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This article is about the patriarch Jacob in the Book of Genesis. For Jacob from the Book of Mormon, see Jacob (Book of Mormon).

The Hebrew Bible portrays Jacob or Ya'akov (יעקב "Holder of the heel", Standard Hebrew Yaʿaqov, Tiberian Hebrew Yaʿăqōḇ), also known as Israel (ישראל "Prince with God", Standard Hebrew Yisraʾel, Tiberian Hebrew Yiśrāʾēl), as the patriarch of the Israelites and thus one of the patriarchs of the Jewish people.

Jacob was continually praised by God, and never criticized. In fact, he is the only person in Scripture whom God said he "loved." (Malachai 1:2-3, "...I loved Jacob, and I hated Esau...")

Some commentators believe that there is some suggestion that Israel may be another name for Jacob's father Isaac (Amos 7:9, 16) but it is far more common to take Israel to refer only to Jacob (Gen 32:22-28, especially 28). Since only Jacob was named "Israel" in Genesis, this is a safe assumption.

Jacob was the second born of the twin sons of Isaac, by Rebekah. During the pregnancy, "the children struggled together within her," (Gen.25:22) When Rebekah questioned God about the tumult, He told her that two very different nations were in her womb, and the elder would serve the younger. Later, Rebekah remembered this, but Isaac forgot it.

Jacob was probably born at Lahai-roi, twenty years after Isaac and Rebekah were married, at which time his father was sixty (Gen. 25:26), and Abraham one hundred and sixty years old. Like his father, Jacob was of a quiet and gentle disposition because, the Hebrew tells us, he was "tam," which means "simple" in the sense of simpleminded. Jacob dwelt "in tents" with his mother and did woman's work--e.g., stirring pottage--until he was 76 years of age, at which time he would be sent to find a wife from among his relatives in Haran.

Because Jacob was weak and simple, his mother favored him. His father, Isaac, favored Esau, who was "a man of the fields and a cunning hunter." Because Esau was intelligent and active, his father saw him as the one who could step into tribal leadership when Isaac could no longer lead. (Gen. 25:29-34).

According to the Bible, when Isaac was 136 years of age (60 at Jacob's birth + Jacob's age of 76 = 136), Rebekah learned that Isaac was about to give his blessing to the wrong son, Esau. patriarch (Gen. 27). She thought Isaac would confer BOTH the birthright blessing of material inheritance and the Abrahamic blessing of the Land and a Seed that would bless "all the families of the earth."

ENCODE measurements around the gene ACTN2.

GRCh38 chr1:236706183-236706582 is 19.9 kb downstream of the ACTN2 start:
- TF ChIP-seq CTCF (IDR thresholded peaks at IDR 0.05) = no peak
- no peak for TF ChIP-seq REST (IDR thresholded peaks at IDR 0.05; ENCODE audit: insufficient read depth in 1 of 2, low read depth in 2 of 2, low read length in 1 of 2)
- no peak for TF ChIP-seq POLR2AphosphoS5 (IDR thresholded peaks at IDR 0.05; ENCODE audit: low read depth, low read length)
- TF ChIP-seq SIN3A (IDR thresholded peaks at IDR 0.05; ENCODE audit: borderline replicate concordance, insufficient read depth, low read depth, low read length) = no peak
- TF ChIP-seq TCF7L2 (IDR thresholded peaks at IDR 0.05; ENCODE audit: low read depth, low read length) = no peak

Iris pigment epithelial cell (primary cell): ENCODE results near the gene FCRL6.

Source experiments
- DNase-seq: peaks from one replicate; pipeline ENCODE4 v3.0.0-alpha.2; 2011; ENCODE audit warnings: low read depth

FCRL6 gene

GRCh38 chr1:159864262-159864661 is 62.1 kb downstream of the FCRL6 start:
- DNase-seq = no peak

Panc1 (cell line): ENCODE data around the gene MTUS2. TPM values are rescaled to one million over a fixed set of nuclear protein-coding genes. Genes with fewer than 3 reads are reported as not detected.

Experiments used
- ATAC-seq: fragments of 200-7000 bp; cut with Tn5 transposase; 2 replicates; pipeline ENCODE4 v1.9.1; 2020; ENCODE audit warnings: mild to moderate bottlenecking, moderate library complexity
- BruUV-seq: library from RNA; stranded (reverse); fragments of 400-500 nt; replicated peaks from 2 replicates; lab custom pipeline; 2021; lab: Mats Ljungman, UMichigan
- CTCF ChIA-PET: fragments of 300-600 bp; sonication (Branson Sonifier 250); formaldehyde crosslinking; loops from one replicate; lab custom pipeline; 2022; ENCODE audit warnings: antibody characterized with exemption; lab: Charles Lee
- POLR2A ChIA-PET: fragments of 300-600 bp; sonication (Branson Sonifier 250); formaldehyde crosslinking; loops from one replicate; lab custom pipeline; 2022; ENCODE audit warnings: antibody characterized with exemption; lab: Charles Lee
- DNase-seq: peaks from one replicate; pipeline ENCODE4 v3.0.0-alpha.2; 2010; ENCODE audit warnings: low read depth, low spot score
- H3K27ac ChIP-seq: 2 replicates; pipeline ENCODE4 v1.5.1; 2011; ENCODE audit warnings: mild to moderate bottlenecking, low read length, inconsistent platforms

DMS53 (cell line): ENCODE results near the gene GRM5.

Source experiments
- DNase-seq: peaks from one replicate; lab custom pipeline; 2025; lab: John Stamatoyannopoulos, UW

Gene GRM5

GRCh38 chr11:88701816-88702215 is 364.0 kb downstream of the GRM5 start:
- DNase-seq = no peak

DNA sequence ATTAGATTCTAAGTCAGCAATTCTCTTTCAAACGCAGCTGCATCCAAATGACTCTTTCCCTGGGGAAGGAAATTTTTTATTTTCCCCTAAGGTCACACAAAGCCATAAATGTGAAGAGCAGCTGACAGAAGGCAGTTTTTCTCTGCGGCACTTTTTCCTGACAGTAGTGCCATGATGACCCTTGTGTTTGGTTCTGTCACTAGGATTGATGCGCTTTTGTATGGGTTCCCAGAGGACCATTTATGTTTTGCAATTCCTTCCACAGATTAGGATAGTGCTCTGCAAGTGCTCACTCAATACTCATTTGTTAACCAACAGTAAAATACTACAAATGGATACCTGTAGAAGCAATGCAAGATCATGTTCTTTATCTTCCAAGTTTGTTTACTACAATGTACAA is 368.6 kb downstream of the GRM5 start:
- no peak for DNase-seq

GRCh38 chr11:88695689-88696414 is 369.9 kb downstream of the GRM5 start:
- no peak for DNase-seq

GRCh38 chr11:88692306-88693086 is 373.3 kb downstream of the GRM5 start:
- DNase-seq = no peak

The birthright secured to him who possessed it:

The Abrahamic blessing secured to him who possessed it RIGHTLY: Since the Lord had said that Jacob was the one chosen to have these blessings, and since Esau had "despised" the birthright blessing (Gen. 25:34, "Esau despised his birthright"), trading it for a bowl of soup when--as the tribal chief's favored son--he could have simply walked to another tent for a meal. And since Esau had already married two pagan women, Rebekah knew that it would be a terrible miscarriage of justice, and a terrible distortion of the faith of Abraham, to give the Abrahamic blessing to Esau.

A woman couldn't directly confront a tribal chief, so Rebekah decided to disguise Jacob as Esau, so he could go to blind Isaac and get the blessings due him before Esau arrived to get them. Jacob objected (Gen. 27:12), saying his father might detect the disguise and curse him. But Rebekah told him not to worry, she would take any curse. This was due to his simplemindedness; she knew he was not able to fend for himself, and needed some way of making Isaac do what God had said to do many years before.

In the event, however, Isaac only gave Jacob the birthright blessing of material inheritance, and did not mention any aspect of the Abrahamic blessing.

Then, when Esau arrived to receive his blessing, the deception became known, and Esau and Isaac showed their contempt for Jacob by falsely accusing him of taking a blessing that did not rightly belong to him, and called him a supplanter, when it was Esau who had supplanted Jacob by struggling out of the womb first, and perhaps causing Jacob's simplemindedness by the damage he did him to wrongly achieve that firstborn status. Perhaps that damage to Jacob is why the Lord said "I have hated Esau."

The evidence that Isaac knew what he was supposed to have done with the blessings--both of them--is that he then calls Jacob to him and gives him the Abrahamic blessing! (Gen. 28:1-4) Or most of it. He left a lot out--maybe he had forgotten how it went. Since he had not taught his sons about the importance of the faith of Abraham, or about their roles in the continuation of the family faith that would change the world, or about the importance of choosing wives of their own people (Gen. 28:6-9), we can assume that either he didn't believe in it, or his mind was dim and forgetful.